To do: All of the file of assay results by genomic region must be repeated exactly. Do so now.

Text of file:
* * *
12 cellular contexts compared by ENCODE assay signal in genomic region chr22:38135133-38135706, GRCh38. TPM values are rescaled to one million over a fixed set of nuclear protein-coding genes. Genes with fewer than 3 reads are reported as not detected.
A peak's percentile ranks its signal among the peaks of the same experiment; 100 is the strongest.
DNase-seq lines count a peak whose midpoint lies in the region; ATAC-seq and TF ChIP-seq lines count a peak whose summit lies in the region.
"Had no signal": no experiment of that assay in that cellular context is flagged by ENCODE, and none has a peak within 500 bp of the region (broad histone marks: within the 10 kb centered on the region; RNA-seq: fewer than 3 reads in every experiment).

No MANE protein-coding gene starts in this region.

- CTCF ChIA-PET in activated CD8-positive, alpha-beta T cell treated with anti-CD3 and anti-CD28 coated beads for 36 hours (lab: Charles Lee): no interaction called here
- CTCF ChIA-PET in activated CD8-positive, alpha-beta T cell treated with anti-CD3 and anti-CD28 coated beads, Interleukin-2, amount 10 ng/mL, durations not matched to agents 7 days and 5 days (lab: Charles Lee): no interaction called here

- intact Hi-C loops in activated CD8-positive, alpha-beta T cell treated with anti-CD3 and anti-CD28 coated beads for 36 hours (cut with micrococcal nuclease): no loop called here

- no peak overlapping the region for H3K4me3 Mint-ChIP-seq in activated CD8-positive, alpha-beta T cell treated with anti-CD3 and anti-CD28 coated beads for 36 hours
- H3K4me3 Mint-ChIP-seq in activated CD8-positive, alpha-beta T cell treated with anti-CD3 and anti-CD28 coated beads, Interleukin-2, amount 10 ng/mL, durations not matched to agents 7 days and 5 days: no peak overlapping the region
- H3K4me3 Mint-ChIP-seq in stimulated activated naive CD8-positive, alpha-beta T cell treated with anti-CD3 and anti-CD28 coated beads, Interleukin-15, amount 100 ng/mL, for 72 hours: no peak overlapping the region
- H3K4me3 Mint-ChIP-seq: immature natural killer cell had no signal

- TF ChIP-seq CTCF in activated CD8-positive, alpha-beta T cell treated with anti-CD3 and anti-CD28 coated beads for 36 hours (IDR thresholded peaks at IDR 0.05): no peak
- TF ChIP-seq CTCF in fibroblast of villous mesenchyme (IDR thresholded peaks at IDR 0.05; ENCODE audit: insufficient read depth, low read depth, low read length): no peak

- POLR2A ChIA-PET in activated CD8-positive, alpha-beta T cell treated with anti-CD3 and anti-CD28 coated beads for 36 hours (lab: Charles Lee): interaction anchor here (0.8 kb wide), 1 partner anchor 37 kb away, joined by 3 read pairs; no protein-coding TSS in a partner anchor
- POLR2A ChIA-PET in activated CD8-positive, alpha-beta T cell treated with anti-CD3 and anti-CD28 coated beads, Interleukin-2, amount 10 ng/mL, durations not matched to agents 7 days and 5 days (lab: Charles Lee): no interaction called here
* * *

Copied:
12 cellular contexts compared by ENCODE assay signal in genomic region chr22:38135133-38135706, GRCh38. TPM values are rescaled to one million over a fixed set of nuclear protein-coding genes. Genes with fewer than 3 reads are reported as not detected.
A peak's percentile ranks its signal among the peaks of the same experiment; 100 is the strongest.
DNase-seq lines count a peak whose midpoint lies in the region; ATAC-seq and TF ChIP-seq lines count a peak whose summit lies in the region.
"Had no signal": no experiment of that assay in that cellular context is flagged by ENCODE, and none has a peak within 500 bp of the region (broad histone marks: within the 10 kb centered on the region; RNA-seq: fewer than 3 reads in every experiment).

No MANE protein-coding gene starts in this region.

- CTCF ChIA-PET in activated CD8-positive, alpha-beta T cell treated with anti-CD3 and anti-CD28 coated beads for 36 hours (lab: Charles Lee): no interaction called here
- CTCF ChIA-PET in activated CD8-positive, alpha-beta T cell treated with anti-CD3 and anti-CD28 coated beads, Interleukin-2, amount 10 ng/mL, durations not matched to agents 7 days and 5 days (lab: Charles Lee): no interaction called here

- intact Hi-C loops in activated CD8-positive, alpha-beta T cell treated with anti-CD3 and anti-CD28 coated beads for 36 hours (cut with micrococcal nuclease): no loop called here

- no peak overlapping the region for H3K4me3 Mint-ChIP-seq in activated CD8-positive, alpha-beta T cell treated with anti-CD3 and anti-CD28 coated beads for 36 hours
- H3K4me3 Mint-ChIP-seq in activated CD8-positive, alpha-beta T cell treated with anti-CD3 and anti-CD28 coated beads, Interleukin-2, amount 10 ng/mL, durations not matched to agents 7 days and 5 days: no peak overlapping the region
- H3K4me3 Mint-ChIP-seq in stimulated activated naive CD8-positive, alpha-beta T cell treated with anti-CD3 and anti-CD28 coated beads, Interleukin-15, amount 100 ng/mL, for 72 hours: no peak overlapping the region
- H3K4me3 Mint-ChIP-seq: immature natural killer cell had no signal

- TF ChIP-seq CTCF in activated CD8-positive, alpha-beta T cell treated with anti-CD3 and anti-CD28 coated beads for 36 hours (IDR thresholded peaks at IDR 0.05): no peak
- TF ChIP-seq CTCF in fibroblast of villous mesenchyme (IDR thresholded peaks at IDR 0.05; ENCODE audit: insufficient read depth, low read depth, low read length): no peak

- POLR2A ChIA-PET in activated CD8-positive, alpha-beta T cell treated with anti-CD3 and anti-CD28 coated beads for 36 hours (lab: Charles Lee): interaction anchor here (0.8 kb wide), 1 partner anchor 37 kb away, joined by 3 read pairs; no protein-coding TSS in a partner anchor
- POLR2A ChIA-PET in activated CD8-positive, alpha-beta T cell treated with anti-CD3 and anti-CD28 coated beads, Interleukin-2, amount 10 ng/mL, durations not matched to agents 7 days and 5 days (lab: Charles Lee): no interaction called here